The longer this war lasts, the higher the chances that it will spill over into Nato territory. Last night’s missile explosions that reportedly killed two people in the Polish village of Przewodów, 20km from the border with Ukraine, are testimony to a dangerous trend of miscalculation that could lead to escalation. As long as Russia continues its desperate tactic of missile barrages against civilian infrastructure, this risk is high.
But while attention is focused on Russia’s indiscriminate long-range strikes, and the emerging G20 and Nato reactions, Moscow’s position on the ground is weaker than it has been in months. The loss of Kherson last week was a major blow – to the point that even senior Russian commanders have acknowledged setbacks for the first time.
Kherson was a key strategic asset for the Russian invasion: it is a regional capital, an important Black Sea hub and home to a major shipbuilding industry. The region is also the location of the North Crimean canal, a major source of fresh water for Crimea. Russia’s advances in the south of Ukraine earlier this year were aimed at creating a land corridor to Crimea, asserting control over this important trade route and establishing a launch pad for the occupation of Odesa. Now, that is all in jeopardy.
Once Ukraine establishes its positions in the area it will be able to target northern Crimea and put further pressure on Russian supply lines in the south. The Ukrainian army is already attacking positions around the Kinburn Spit on the left bank of the Dnipro river. This could in turn put the Russian occupation of Melitopol and Mariupol at risk and ultimately render the isthmus of Perekop – the narrow strip of land connecting the Crimean peninsula to the rest of Ukraine – vulnerable. Perekop is the door to Crimea. This is significant for the outcome of this war, as it will further weaken Russian capacity to maintain control over the peninsula; Gen Sergei Surovikin, Vladimir Putin’s commander in Ukraine since early October, may need more troops to reinforce defences of Crimea, forcing the Russians to downsize the area of their military campaign.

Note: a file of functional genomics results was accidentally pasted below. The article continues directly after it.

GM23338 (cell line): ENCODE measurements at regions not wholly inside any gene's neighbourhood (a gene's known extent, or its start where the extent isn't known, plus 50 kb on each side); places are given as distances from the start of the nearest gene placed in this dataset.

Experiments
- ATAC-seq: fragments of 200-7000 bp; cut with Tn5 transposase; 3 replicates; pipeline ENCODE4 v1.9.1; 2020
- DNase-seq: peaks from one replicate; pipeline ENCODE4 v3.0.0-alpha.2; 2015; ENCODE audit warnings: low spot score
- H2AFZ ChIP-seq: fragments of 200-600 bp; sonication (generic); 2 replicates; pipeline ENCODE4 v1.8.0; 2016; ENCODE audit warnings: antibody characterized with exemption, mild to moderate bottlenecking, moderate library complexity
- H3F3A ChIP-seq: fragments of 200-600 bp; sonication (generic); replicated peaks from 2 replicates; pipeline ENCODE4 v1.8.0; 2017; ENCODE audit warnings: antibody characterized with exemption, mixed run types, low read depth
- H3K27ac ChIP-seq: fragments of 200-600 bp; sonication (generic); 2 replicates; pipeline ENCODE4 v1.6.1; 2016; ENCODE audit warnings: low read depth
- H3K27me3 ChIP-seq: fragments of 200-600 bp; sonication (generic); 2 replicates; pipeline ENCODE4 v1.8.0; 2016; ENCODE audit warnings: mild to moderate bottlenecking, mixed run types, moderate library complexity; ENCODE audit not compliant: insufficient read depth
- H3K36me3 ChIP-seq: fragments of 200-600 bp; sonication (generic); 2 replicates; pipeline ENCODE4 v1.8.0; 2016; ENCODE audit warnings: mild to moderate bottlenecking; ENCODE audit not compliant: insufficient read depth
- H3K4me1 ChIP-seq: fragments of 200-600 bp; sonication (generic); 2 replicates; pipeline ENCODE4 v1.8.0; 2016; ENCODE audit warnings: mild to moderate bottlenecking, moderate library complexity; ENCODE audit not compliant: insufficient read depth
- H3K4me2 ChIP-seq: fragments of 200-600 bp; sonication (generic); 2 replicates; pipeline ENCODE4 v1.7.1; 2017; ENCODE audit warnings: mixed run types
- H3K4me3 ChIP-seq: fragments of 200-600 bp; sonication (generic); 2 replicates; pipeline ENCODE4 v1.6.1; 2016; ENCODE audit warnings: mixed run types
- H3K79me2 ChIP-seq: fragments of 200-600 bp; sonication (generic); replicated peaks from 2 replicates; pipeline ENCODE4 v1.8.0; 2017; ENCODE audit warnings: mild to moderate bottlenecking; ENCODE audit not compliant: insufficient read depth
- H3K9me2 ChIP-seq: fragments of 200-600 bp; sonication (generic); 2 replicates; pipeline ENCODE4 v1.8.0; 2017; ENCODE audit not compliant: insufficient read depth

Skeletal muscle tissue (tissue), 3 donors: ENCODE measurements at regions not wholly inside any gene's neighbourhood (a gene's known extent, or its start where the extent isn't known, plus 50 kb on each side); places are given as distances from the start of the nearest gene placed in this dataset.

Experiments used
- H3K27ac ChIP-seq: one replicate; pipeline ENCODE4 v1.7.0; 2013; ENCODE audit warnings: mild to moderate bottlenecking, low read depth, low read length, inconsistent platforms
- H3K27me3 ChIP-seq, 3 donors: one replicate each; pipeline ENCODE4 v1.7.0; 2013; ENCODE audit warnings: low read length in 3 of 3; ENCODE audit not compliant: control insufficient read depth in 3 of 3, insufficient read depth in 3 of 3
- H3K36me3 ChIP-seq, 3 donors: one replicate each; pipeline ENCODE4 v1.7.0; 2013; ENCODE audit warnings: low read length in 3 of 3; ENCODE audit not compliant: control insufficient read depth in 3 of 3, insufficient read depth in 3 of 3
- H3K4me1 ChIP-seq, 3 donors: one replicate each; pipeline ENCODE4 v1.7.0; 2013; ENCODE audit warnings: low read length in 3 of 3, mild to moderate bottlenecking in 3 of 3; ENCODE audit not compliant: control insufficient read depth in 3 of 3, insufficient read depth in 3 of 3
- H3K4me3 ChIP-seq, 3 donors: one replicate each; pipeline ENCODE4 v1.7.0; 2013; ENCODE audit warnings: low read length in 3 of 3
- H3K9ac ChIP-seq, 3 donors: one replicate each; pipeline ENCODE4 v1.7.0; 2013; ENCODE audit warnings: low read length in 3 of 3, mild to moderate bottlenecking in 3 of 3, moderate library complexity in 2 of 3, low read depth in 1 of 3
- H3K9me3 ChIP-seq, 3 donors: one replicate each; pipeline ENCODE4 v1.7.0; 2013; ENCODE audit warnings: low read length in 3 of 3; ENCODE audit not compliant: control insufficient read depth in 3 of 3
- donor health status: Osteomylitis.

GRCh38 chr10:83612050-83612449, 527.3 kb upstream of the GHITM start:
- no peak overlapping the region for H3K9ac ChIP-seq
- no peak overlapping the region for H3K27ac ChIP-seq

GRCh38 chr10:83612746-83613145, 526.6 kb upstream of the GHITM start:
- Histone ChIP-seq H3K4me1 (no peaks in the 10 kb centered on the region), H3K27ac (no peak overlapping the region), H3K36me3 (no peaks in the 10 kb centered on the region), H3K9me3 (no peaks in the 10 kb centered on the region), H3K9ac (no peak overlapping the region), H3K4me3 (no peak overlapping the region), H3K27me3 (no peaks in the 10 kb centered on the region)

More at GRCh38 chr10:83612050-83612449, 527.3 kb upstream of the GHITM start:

The operation to retake the city was the result of a carefully planned counteroffensive – the kind of operation many analysts would have considered unthinkable just a few months ago. It began in September as Ukraine targeted bridges and ferry routes, cutting off Russian supply lines over the Dnipro river. The plan to trap Russian formations on the right bank worked. The Kremlin was forced to choose between retreating to save manpower and a part of its military equipment, or leaving both to capture or elimination due to lack of essential supplies and Kyiv’s growing firepower. It opted for the first.
The scale of the loss can be seen in official Russian communication: it is the first defeat officially acknowledged by the senior military leadership. As the only large regional centre captured by Russia without sustaining major destruction, Kherson was an important propaganda tool for Putin’s domestic audiences. From day one the Kremlin presented its “special operation” as a campaign to liberate Russian-speaking “compatriots” from Kyiv’s oppression. The annexation of four Ukrainian regions – including Kherson – after sham referendums in September was meant to bring these territories into the Russian fold permanently.
Putin insisted people in these regions were joining Russia for ever, and billboards reading “With Russia for ever” popped up on many streets of Kherson. Losing Kherson shows that for ever is a short-term notion, and that Putin is not infallible.